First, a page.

University of Crete Island of Crete
ABSTRACTS

Lower and Middle Atmospheric Electrodynamics

U. S. Inan
Stanford University, Stanford, California, USA (inan@stanford.edu)

Electrodynamics of the upper and middle atmosphere is significantly affected by dynamic phenomena in the lower atmosphere, in particular driven by thunderstorm and lightning activity. Precious little is known about the dynamics and chemistry of the altitude range below ~60 km, especially at night, due to the extremely low densities, that preclude any useful radar measurements. Transient disturbances produced by individual lightning discharges, as well as longer lasting effects (e.g., ionization enhancements or elevated electron temperatures) maintained through the duration of intense thunderstorms present windows-of-measurability that may help us better understand the highly complex dynamics of these regions. The measurables become available during brief periods of spectacular optical displays, known as sprites, gigantic blue-jets, elves, as well as in the form of ionization/temperature enhancements, and Terrestrial Gamma-ray Flashes (TGFs). Chemical response of the middle atmosphere to these dynamic disturbances is clearly measurable, and allows the assessment of the rate coefficients of different processes (e.g., attachment, recombination). For example, during clearly measurable ionospheric signatures of lightning-induced electron precipitation events, the energies of the radiation belt electrons involved can be as high as several Me, in which case the disturbances produced are at altitudes as low as ~50-60 km. In recent years, several examples of unusually long lasting (tens of minutes instead of tens of seconds) disturbances have been observed, which defy the predictions of currently available chemistry models.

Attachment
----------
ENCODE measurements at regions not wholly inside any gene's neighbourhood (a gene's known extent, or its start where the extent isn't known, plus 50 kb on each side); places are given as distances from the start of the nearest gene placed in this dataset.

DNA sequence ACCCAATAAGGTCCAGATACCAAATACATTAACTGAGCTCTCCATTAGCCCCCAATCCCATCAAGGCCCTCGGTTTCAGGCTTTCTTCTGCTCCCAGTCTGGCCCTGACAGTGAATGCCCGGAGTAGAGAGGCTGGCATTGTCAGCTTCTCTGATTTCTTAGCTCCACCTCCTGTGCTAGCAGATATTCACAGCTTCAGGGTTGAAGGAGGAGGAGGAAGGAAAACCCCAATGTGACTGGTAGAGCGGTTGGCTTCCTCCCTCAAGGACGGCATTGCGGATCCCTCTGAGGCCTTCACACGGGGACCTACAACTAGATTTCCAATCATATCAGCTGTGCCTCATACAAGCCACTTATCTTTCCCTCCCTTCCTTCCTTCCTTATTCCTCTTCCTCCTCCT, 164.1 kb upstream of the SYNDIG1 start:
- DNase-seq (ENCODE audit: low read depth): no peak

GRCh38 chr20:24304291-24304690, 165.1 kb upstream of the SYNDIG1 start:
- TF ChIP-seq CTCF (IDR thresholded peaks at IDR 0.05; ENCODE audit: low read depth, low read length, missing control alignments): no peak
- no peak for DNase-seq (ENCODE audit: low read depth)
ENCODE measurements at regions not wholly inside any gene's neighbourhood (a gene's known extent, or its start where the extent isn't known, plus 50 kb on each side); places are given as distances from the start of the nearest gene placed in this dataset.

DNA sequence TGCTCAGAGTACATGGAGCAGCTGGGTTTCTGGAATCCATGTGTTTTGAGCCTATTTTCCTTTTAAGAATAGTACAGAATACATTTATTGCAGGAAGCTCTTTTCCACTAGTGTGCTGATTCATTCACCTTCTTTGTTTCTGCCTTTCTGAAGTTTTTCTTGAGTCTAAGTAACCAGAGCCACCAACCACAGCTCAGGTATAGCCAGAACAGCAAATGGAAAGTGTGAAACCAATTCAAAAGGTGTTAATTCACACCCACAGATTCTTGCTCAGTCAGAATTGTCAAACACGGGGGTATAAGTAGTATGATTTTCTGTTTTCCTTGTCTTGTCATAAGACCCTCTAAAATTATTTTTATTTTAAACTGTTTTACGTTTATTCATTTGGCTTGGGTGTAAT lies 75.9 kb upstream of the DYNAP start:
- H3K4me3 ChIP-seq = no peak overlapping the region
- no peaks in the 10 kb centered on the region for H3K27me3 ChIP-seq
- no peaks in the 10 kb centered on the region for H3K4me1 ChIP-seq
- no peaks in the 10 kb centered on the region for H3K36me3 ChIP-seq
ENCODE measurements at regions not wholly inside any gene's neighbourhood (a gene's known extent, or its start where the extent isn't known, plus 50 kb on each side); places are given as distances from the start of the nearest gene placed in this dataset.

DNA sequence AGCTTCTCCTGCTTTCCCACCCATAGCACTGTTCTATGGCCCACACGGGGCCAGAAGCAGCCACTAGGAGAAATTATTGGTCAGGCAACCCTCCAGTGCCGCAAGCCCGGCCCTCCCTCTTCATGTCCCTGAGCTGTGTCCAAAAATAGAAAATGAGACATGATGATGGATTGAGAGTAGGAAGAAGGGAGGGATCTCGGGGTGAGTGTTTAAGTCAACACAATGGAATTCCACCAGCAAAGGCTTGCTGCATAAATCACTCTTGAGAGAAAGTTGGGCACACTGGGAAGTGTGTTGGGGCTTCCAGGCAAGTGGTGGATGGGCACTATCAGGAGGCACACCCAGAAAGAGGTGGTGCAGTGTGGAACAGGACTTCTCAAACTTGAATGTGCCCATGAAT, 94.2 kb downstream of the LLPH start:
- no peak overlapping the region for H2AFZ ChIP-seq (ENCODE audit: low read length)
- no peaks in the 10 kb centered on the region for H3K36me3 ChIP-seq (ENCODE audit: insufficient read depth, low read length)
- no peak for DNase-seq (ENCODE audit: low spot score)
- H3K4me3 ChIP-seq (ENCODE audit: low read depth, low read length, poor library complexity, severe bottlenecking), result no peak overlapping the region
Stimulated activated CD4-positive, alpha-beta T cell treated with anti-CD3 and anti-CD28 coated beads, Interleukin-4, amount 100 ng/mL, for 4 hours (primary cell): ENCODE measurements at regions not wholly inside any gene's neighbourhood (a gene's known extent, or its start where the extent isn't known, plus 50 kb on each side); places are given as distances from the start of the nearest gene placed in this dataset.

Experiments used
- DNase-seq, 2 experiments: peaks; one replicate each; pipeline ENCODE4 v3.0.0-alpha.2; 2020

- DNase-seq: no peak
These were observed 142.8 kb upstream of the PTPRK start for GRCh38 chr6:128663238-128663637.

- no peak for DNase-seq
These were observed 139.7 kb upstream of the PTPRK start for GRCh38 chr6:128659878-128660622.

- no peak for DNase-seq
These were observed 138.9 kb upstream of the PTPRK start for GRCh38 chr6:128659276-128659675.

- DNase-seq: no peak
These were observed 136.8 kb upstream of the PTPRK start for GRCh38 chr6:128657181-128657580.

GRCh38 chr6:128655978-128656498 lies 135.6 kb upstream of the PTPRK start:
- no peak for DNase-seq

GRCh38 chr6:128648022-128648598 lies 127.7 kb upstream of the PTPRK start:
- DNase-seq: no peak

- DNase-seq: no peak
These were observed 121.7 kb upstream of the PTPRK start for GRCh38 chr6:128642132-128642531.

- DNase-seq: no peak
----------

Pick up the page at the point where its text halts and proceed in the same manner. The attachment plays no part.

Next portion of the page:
The electrodynamics of the middle atmospheric phenomena driven by lightning discharges can be highly complex, requiring dynamic solutions of the Boltzmann’s equation together with Maxwell’s Equations, with the myriad of the elastic and inelastic loss processes in air accounted for. The resulting optical, x-ray, and ionization enhancement (or attachment driven depletion) responses are thus equally complex and rich, but thus present the opportunity of extracting heretofore-unavailable information about the many underlying complex processes. Part of the complexity of the responses result from the variability of the driving fields (EMP and quasi-static) that are released in lightning discharges. However, a substantial part of the observed complexity is a result of the highly variable ambient density and conductivity profiles of the night-time lower ionosphere. In this talk, we review the basic electrodynamics of the lower and middle atmosphere, with particular attention to dynamic response of the system to intense fields and sudden disturbances.

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